Is Church Worth It?


Is church worth the time and effort?

No.

If you only attend once a week just to make sure you’ve done your Christianly duty, then it has no true benefit to you.  If you hear the sermon but never put what you heard into practice, then what’s the point of showing up? If, during communion, your mind is everywhere except on the sacrifice and grace of Christ and the family with which you are communing, then why participate?

So many people wonder why they don’t get anything out of their church experience.  They complain that the messages are boring.  They complain that the church members never visit when they’re in need, yet they aren’t around enough for people to get to know them and their needs.  They complain that there aren’t enough programs for their kids.  They jump from church to church never planting roots, and they wonder why church doesn’t bring any true benefit to their life.

Does this sound familiar?

Is the church worth the time and effort?

If you come to the assemblies to give (not just to get), then you find that you are blessed beyond measure, and your life will be changed.

If you spend more time than simply during the worship assembly once a week with your brothers and sisters in the church, then you will build relationships that allow for many great benefits in life – not the least of which is real family. So many people are questioning the necessity of Sunday and Wednesday evening gatherings.  I, too, have wondered about their relevance.  However, when people overlook those assemblies, they miss out on a much more intimate time of fellowship and discussion that brings relationship growth in the body of Christ.  Those who attend the peripheral gatherings (Sunday morning class, Sunday evening assembly, Wednesday evening classes and others) find much more fulfillment in their church membership. This is due to the relationships that are fostered in these gatherings and the discussion that happens which brings spiritual growth.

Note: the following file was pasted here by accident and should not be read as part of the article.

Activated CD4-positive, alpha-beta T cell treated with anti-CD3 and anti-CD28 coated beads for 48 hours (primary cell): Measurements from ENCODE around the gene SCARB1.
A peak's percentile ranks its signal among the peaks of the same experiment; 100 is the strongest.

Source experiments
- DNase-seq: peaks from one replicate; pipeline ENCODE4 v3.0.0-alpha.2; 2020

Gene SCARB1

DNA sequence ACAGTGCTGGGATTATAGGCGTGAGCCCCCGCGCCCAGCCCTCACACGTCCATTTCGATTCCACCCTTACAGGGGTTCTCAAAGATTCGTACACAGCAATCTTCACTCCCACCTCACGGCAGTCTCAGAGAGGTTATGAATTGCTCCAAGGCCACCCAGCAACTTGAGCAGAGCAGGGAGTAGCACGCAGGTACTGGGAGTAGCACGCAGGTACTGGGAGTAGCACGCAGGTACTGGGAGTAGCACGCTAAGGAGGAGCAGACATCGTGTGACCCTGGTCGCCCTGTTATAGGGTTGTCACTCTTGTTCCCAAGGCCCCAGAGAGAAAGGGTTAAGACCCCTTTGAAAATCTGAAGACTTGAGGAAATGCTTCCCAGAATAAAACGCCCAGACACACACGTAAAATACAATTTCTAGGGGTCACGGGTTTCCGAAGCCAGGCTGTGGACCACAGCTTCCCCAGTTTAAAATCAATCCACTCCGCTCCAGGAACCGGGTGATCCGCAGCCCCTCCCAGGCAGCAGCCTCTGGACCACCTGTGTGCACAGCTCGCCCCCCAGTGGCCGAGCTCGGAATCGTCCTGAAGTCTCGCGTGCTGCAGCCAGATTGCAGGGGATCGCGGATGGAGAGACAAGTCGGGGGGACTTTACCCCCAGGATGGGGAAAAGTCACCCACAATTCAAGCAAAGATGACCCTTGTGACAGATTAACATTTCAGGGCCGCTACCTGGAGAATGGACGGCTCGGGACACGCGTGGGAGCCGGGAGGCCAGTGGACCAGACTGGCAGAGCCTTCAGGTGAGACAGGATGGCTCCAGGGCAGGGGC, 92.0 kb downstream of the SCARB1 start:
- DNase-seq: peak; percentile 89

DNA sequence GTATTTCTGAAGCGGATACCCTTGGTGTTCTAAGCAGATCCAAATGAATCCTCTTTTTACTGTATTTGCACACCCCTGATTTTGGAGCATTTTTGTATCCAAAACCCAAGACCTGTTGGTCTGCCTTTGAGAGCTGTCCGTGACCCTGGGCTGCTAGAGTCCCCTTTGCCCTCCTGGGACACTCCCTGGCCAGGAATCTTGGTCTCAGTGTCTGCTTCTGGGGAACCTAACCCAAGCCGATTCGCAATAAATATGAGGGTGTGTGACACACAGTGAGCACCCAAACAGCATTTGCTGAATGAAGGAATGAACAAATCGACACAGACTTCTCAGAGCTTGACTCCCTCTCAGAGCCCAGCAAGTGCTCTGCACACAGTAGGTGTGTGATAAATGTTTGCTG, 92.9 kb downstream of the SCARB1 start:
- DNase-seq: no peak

If you come to experience the presence of God through worship and a message from the Holy Spirit through the Word of God, you will find God, and He will bring healing to you.

If you come to commune with your savior and your family in Christ, you will find renewed salvation and unity with your brothers and sisters in Christ.

If you come to offer love to those you encounter, you will leave feeling loved by others and by your Father in Heaven.

If you come to fellowship, you will find relationships that help drive out loneliness and can even help heal depression. You will find connection to something bigger than yourself.